There is a movement for Slow Food (as opposed to fast food or just not savoring your meal) and Slow Travel is proving popular. Some things are best taken slow. But no one likes slower internet, especially if you are paying for high-speed, broadband internet service.
Many internet users expect speeds will occasionally dip, due to any number of factors, but the act of intentionally slowing internet speeds, done by your actual internet service provider (ISP) seems almost criminal. In fact, some have argued and fought against recent Net Neutrality rules that allow your ISP to do just that — slow down your web use, also known as internet throttling.
Internet throttling has gotten so bad, that Netflix has been in a quiet war with the ISP world. They went so far as to create their own internet speed testing tool: Fast.com. Their goal is to help you understand if your internet speeds match what they have promised and for what you pay for each month. Netflix has been one of the sites penalized in this throttling game; It is not a game, however.
Step 1: Read Your Internet Contract – Know What Speed You Pay For
Step 2: Do An Internet Speed Test
Have you noticed these sorts of things when surfing:
- Very slow speeds while watching or trying to load YouTube videos
- Your video streaming through Netflix or Hulu or Google Play take forever to load or buffer constantly (meaning your video stops and seems to be loading the next portion)
If you are having trouble with videos on YouTube or Netflix or even Spotify audio, you may want to start testing your internet speeds. Use the well-known Speedtest service (by Ookla). Is the tested speed close to your ISP’s promised internet speeds?
Step 3: Compare Your Internet Speed
After doing the first speed test, your benchmark, then use the Netflix speed test tool at Fast.com which is based, in part, on Netflix data (which helps sort if you have an ISP intentionally slowing down your connection) and compare.
Two Additional Ways To Check Your Internet Speed
Check out Wehe, a National Science Foundation project run out of Northeastern University in Boston. This massive research project did most of their publicly reported checks on mobile phone networks. Look up “Wehe” on Google Play or Apple App Store.
They also have a broadband testing tool at the Internet Health Test site (and you will also automatically contribute to a large scale computer science project) to help you see how data moves from your home (or office) through various servers and how quickly. It can give you an idea if ISPs are throttling your internet connection.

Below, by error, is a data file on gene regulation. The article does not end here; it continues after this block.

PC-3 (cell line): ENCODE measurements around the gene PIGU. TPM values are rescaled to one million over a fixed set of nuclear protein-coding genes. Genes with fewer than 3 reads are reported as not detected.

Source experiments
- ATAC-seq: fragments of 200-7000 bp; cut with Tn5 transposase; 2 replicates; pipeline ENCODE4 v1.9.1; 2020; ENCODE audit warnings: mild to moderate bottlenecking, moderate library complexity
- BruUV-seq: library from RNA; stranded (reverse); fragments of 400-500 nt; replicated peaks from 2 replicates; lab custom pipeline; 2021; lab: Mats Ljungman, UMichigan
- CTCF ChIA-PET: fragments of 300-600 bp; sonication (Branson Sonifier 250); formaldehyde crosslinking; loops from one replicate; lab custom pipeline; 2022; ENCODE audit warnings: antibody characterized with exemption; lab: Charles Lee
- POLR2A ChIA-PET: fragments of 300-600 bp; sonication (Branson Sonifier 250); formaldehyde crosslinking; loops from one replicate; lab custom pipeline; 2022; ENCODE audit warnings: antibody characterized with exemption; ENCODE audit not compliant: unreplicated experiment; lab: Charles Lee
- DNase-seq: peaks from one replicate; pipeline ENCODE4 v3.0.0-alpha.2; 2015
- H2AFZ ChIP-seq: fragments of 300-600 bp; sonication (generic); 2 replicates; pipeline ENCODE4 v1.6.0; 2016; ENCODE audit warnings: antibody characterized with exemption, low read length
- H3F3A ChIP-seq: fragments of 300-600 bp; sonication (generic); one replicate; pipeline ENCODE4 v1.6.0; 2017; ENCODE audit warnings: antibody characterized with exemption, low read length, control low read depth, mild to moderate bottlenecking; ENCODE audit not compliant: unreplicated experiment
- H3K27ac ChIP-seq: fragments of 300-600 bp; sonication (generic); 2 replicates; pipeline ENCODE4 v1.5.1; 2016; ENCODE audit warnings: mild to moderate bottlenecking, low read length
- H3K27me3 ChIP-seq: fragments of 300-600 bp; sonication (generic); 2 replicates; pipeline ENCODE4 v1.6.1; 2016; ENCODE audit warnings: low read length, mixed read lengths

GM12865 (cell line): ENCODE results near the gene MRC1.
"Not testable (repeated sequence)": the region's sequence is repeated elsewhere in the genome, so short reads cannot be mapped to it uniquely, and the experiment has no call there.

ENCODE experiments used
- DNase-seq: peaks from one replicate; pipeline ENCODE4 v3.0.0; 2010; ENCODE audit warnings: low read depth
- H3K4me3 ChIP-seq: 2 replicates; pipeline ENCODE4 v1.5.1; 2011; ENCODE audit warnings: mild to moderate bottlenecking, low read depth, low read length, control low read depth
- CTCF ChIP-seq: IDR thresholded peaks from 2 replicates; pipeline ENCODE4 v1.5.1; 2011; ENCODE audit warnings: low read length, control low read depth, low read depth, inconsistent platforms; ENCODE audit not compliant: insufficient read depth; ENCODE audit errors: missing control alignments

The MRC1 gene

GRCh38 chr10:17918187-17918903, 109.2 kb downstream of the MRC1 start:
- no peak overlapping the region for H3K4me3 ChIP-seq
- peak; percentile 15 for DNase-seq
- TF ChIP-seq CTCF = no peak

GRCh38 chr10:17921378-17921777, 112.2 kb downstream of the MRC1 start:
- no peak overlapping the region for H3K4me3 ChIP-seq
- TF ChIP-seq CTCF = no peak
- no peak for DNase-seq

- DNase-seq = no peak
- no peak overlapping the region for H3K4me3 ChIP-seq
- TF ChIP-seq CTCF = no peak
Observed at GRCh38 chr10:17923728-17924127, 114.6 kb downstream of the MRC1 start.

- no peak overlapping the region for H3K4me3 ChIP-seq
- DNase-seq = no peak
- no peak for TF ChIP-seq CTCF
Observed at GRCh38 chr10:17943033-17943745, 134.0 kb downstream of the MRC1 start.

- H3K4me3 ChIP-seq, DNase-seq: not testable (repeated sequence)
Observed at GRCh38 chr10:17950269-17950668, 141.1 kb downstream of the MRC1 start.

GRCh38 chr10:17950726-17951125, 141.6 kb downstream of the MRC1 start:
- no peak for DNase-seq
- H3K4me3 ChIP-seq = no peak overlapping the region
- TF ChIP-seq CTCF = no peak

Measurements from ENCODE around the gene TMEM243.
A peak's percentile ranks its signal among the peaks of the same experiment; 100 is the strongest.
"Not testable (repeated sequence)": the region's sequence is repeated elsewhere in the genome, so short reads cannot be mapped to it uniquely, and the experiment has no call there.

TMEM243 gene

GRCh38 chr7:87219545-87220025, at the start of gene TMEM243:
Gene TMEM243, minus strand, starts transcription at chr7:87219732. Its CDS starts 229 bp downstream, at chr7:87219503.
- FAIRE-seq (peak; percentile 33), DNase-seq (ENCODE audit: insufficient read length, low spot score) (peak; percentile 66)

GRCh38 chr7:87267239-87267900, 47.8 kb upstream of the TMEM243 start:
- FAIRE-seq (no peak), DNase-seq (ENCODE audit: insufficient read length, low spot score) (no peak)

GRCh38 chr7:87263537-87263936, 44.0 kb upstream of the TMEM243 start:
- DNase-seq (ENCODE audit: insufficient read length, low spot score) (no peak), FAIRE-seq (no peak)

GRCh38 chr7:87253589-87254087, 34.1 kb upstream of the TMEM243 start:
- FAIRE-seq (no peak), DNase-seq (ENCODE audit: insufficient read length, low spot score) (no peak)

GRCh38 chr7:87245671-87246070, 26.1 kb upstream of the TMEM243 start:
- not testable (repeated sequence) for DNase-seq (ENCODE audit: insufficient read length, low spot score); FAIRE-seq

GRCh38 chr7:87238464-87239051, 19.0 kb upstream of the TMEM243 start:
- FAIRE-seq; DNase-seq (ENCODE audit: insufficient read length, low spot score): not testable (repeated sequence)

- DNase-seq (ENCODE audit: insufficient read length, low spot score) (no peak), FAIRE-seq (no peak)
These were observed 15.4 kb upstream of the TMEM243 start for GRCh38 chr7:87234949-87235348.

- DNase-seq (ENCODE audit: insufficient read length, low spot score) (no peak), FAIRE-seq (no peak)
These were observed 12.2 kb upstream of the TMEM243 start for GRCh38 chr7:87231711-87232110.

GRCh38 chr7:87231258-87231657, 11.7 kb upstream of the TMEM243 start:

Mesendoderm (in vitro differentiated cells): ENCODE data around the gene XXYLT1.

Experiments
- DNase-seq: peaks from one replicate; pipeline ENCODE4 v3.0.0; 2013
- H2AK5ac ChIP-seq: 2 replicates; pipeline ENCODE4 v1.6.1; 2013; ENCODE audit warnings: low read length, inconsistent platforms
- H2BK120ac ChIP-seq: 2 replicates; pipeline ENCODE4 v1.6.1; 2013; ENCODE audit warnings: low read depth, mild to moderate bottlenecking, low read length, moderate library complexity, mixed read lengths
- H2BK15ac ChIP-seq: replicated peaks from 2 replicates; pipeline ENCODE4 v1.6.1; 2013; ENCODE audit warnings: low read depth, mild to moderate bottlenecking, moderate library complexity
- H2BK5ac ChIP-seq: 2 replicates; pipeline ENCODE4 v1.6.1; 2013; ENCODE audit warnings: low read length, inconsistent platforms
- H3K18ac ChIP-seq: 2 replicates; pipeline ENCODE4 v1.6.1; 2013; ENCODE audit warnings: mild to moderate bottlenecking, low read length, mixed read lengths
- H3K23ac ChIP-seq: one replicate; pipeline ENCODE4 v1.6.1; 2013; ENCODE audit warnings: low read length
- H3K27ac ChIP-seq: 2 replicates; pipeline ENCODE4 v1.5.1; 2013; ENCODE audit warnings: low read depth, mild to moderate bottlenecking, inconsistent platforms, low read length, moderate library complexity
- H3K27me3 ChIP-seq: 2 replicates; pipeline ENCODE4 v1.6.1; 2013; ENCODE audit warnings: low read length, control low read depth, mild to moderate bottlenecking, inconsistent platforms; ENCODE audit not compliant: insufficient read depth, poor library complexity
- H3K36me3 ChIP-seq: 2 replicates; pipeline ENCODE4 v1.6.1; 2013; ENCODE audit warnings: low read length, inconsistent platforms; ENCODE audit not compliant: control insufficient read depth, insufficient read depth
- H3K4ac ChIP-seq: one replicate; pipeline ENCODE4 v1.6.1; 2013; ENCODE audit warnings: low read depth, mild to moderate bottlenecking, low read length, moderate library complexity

As the owner of YouTube, Google has a vested interest (understatement, much?) in making sure you get high quality YouTube videos and connections to those videos. They have a testing tool called the Google Video Quality Report which also does a terrific job of explaining how they move data around the world. After you open the site, there is a tab for a speed report for your area.
Step 4: Consider getting a Virtual Private Network (VPN)
I have been doing a special series for the Forbes Finds section and although I thought I knew a fair amount about internet security and protecting my data, I learned a ton. I have tested several VPNs and you can check out the start of the series: What Is A VPN? and How Does A VPN Work? More posts are coming, so I will try to update this post with links accordingly.
In a nutshell, a VPN can provide a secret tunnel between you and your destination sites like YouTube or Netflix so that your ISP cannot see where you are going. Not all VPNs are created equal, so do your research (or read my posts). It is also another way to comparison test your main internet connection.
I like the idea of Slow Food and Slow Travel as I said in the opening paragraph. But, I am definitely not a fan of slow internet, especially when I’m paying for high speed internet. I think you probably feel the same way. Use these tools and methods to keep tabs on your provider, keep abreast of Net Neutrality changes in your area, and do not settle for bad video speeds.